Sexual Assault and the Public


(Cover Photo Artist: Ambivalently Yours)


Disclaimer: This article is the first of three articles coming out, all about sexual assault in everyday life; all of the statistics and arguments are not in this article, nor is my opinion the same as that of all feminists.

94% of 843 women from Hollywood who were interviewed by USA Today say they have been sexually harassed or assaulted.

Sexual assault is being talked about a lot lately; there’s Brett Kavanaugh, Harvey Weinstein, Bill Cosby, and Louis C.K., all joining the ranks of the over 200 prominent figures accused of sexual assault. Even President Trump is among these men accused of disrespecting women.

A shocking aspect of this phenomena is how these men have each admitted to these accusations in some way or another, and yet no one chose to believe them or take them seriously. For some reason, people want to believe no one in the public eye could do wrong; they are ‘just kidding,’ or ‘using locker-room talk.’

One example of this is President Trump, in an Access Hollywood tape, who said, “And when you’re a star, they let you do it. You can do anything.

“Grab ’em by the p***y. You can do anything.”

Yet, when Cassandra Searles said on Facebook that Trump continually groped her and harassed other Miss USA contestants, people deny this and claim that she is saying that due to a political motivation.

Louis C.K. has a history of perverted masturbation jokes, and has said at the Beacon Theater, “Some things I’m sick of, like the constant, perverted, sexual thoughts. I’m so tired of those … It makes me into an idiot.” Yet he has been accused of many disgusting things, and still has a comedy career.

The list of men who have admitted to their crimes, yet are free of guilt, continues. Brett Kavanaugh has made many comments about how what happens at college stays at college, and he insinuated there are reasons to keep secret what has happened in his past. But when an educated woman hesitantly comes forward to accuse him of assault, no one believes her.

Before Harvey Weinstein was convicted, everyone in Hollywood knew about him. When Trump became president, everyone knew that he had sexually harassed women. Bill Cosby literally talked about drugging and assaulting women and yet when women came forward and accused him, many wondered if they were telling the truth.

There is also a staggering amount of pedophilia in Hollywood that many child actors have come forward about, including the men coming out against Hollywood producer Gary Goddard, saying that when they were kids he assaulted them.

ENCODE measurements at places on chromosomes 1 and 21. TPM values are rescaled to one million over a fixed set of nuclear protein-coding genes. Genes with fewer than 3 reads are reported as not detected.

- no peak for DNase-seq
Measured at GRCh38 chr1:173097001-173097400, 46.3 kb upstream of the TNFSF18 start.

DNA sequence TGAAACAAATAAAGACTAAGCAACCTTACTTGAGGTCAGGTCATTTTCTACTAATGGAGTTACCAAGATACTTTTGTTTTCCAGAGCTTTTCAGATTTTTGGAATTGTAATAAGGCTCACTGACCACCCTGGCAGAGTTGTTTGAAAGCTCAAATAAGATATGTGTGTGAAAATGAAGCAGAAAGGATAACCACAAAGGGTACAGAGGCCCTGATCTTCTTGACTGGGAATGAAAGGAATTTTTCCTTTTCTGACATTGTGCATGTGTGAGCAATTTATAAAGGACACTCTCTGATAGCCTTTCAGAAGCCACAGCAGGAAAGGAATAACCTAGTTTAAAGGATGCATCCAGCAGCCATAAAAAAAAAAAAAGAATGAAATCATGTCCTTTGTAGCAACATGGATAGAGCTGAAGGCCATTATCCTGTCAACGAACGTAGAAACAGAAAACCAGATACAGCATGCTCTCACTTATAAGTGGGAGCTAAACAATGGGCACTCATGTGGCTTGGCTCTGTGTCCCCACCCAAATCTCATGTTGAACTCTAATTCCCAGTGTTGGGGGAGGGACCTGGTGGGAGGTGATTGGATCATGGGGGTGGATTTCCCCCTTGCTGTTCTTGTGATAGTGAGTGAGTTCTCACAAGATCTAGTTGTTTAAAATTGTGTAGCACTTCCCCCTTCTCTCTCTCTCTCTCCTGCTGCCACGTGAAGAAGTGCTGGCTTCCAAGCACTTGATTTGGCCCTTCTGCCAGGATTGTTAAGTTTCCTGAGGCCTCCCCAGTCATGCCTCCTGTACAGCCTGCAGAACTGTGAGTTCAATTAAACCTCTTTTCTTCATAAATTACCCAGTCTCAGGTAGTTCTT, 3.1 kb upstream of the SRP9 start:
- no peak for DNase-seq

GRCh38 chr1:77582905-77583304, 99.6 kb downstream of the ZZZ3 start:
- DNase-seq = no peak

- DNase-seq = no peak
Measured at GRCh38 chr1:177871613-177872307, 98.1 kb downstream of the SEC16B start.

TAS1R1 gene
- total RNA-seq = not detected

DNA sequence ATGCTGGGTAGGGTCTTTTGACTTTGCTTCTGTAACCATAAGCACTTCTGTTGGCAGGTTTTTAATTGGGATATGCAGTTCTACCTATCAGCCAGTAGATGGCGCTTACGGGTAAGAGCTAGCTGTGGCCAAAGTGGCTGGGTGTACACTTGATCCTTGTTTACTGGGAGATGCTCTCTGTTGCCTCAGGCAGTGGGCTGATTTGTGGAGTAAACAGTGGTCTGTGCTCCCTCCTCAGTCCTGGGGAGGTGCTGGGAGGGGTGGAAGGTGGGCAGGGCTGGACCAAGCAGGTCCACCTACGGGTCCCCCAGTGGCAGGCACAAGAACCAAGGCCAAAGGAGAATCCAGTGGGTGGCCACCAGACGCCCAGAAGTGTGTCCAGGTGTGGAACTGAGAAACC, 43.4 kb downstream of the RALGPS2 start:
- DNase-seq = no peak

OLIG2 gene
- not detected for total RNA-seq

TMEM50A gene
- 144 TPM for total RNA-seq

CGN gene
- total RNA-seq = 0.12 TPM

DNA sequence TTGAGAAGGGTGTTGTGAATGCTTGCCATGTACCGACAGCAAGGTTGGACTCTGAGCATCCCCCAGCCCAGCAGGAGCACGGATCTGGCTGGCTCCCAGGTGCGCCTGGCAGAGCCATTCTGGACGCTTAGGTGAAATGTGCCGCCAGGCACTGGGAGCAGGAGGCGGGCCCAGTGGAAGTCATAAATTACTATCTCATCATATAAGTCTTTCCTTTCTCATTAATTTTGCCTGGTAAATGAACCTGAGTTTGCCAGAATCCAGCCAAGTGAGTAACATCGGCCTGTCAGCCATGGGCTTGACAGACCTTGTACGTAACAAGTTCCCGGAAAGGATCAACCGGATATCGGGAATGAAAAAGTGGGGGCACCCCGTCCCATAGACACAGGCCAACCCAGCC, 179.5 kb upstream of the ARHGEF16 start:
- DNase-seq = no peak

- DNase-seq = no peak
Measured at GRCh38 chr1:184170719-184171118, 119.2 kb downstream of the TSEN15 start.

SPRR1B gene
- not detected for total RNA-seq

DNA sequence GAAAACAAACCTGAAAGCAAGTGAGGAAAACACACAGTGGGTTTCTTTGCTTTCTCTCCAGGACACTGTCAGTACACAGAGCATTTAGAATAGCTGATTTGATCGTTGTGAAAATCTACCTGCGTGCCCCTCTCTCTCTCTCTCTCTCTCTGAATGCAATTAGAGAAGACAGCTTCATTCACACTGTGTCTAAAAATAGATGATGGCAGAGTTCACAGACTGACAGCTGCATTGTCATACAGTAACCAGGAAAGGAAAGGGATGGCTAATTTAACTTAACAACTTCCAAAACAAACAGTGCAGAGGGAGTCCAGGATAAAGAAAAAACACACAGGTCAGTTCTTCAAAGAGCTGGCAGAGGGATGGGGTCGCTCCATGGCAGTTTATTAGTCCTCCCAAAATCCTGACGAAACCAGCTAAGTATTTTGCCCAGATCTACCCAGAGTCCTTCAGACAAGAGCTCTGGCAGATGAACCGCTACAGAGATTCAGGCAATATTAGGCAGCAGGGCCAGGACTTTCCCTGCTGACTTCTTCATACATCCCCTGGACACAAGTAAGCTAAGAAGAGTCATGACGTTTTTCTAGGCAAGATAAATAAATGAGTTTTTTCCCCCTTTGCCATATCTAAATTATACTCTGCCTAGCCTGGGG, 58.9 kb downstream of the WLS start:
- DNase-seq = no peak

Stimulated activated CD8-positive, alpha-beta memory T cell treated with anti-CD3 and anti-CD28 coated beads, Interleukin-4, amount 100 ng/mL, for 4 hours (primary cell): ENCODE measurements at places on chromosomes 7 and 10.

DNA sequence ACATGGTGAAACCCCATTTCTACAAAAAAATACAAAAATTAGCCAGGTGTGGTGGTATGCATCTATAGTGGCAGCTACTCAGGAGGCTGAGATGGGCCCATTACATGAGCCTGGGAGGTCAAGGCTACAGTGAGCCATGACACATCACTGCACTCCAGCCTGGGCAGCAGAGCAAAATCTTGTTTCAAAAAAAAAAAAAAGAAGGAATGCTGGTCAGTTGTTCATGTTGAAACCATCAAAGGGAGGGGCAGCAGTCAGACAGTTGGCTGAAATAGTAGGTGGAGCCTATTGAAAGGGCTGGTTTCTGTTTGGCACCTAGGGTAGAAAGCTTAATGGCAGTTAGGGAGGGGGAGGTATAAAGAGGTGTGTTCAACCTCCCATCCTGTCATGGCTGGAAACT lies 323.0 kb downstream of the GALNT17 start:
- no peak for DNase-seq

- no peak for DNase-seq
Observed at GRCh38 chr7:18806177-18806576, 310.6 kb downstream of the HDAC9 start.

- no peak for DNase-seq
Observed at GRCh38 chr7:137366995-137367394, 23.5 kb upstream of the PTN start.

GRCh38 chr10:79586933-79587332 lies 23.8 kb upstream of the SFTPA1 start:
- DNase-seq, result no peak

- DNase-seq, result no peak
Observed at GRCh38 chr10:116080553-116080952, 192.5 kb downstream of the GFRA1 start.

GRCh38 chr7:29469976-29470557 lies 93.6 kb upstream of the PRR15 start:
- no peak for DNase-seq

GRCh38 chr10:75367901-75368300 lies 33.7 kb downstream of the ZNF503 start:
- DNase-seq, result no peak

There are many disturbing pieces of evidence that have accompanied these accusations, as Goddard’s coworkers have come forward to talk about his suspicious behavior.

Barbara Costa, the self-proclaimed mother figure for the rotating cast of boys surrounding Goddard, said she had a “gut feeling” about Goddard being a terrible figure to have near children, yet when she expressed her concerns to the founder and director of the program they were working out of, he dismissed her because she had no evidence.

This is not to say women in the public eye are guiltless of sexual assault. A notable example that affected me is the singer Melanie Martinez, who reportedly assaulted her friend at the time, Heller. I have not listened to her music since then. Maybe this was an overreaction, but maybe it wasn’t. There are many cases where I agree that people are innocent until proven guilty, but this is not one of them.

When someone accuses a famous, powerful person of sexual assault, they are not doing that to gain fame, nor are they doing it for their own benefit. Often, their lives and careers are ruined when they make such an accusation.

Even people who are big names have experienced versions of sexual harassment and misconduct.

According to a speech Jennifer Lawrence made at Elle “Women in Hollywood,” during an audition when she was 15, she was told to lose 15 pounds in three weeks. She was then taken to a lineup with other girls all much thinner than her, all practically nude. A woman there told her that she should use the pictures from that lineup to motivate her to lose the weight.

When she expressed her concern to a producer, she said “He responded by telling me he didn’t know why everyone thought I was so fat; he thought I was perfectly ‘f***able.’”

Which, of course, is the ultimate take away; people still think the issue is about how attractive a person is. It isn’t. The issue is that people are being made to feel unsafe and uncomfortable while doing their jobs, or coming forward against their rapists, or supporting their beliefs.